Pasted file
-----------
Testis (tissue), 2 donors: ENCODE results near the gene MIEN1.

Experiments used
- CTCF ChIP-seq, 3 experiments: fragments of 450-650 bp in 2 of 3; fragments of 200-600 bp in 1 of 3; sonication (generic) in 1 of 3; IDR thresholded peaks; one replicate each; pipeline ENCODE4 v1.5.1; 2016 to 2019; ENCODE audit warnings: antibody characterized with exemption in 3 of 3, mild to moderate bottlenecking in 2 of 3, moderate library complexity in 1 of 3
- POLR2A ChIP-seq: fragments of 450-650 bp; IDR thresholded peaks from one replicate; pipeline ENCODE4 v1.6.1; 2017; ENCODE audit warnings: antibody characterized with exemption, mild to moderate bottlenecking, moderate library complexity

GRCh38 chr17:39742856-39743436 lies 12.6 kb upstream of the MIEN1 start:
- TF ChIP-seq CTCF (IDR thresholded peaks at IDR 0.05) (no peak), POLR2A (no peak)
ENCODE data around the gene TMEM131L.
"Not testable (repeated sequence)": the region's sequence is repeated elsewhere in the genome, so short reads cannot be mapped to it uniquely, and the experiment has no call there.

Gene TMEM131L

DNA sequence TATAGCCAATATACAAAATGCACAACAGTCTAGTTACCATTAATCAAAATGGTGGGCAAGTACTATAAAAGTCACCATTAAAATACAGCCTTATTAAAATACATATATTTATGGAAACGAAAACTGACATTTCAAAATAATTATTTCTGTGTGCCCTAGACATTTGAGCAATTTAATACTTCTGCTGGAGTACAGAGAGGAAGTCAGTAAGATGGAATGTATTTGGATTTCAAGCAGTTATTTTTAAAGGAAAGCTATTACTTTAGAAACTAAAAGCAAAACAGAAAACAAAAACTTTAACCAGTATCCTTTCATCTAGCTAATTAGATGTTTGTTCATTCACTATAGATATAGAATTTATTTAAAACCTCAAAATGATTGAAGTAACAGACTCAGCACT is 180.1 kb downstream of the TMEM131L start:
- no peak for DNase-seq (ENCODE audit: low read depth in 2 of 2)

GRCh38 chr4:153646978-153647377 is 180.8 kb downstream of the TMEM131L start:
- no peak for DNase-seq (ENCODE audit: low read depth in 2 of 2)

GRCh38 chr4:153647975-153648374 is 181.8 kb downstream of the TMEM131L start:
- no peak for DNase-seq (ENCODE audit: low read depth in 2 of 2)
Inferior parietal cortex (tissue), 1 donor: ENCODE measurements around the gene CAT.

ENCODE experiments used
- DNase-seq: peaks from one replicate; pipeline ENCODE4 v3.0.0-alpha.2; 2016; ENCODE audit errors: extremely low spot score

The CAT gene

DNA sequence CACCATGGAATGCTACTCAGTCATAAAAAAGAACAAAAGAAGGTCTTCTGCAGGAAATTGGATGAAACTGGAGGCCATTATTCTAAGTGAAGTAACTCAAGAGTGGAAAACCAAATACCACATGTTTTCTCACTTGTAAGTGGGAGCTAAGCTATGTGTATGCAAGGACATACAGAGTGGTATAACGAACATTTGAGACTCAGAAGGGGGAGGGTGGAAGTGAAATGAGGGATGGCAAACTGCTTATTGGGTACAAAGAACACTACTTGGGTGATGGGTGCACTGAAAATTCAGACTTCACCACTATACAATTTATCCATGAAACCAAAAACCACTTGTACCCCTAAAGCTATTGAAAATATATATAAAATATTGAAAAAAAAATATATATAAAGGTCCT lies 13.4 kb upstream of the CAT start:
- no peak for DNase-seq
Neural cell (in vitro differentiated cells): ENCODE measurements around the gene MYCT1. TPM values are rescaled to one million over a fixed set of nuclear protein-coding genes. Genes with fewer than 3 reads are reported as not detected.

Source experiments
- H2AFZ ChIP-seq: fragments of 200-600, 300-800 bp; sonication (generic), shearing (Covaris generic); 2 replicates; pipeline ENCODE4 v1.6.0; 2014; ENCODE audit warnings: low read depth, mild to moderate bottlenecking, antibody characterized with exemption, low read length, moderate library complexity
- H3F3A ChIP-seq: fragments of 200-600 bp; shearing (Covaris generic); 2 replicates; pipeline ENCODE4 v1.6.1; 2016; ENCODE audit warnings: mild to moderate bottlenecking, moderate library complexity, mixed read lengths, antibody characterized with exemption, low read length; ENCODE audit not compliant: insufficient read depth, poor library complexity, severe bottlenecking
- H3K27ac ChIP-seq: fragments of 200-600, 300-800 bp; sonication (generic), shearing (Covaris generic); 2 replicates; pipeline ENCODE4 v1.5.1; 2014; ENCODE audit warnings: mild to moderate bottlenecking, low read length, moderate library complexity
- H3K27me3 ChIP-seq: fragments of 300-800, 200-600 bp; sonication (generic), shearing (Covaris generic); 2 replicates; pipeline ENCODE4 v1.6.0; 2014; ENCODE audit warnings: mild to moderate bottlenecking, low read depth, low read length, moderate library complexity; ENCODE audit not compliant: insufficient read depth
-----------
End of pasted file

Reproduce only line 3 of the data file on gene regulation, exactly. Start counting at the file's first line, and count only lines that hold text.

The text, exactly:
- CTCF ChIP-seq, 3 experiments: fragments of 450-650 bp in 2 of 3; fragments of 200-600 bp in 1 of 3; sonication (generic) in 1 of 3; IDR thresholded peaks; one replicate each; pipeline ENCODE4 v1.5.1; 2016 to 2019; ENCODE audit warnings: antibody characterized with exemption in 3 of 3, mild to moderate bottlenecking in 2 of 3, moderate library complexity in 1 of 3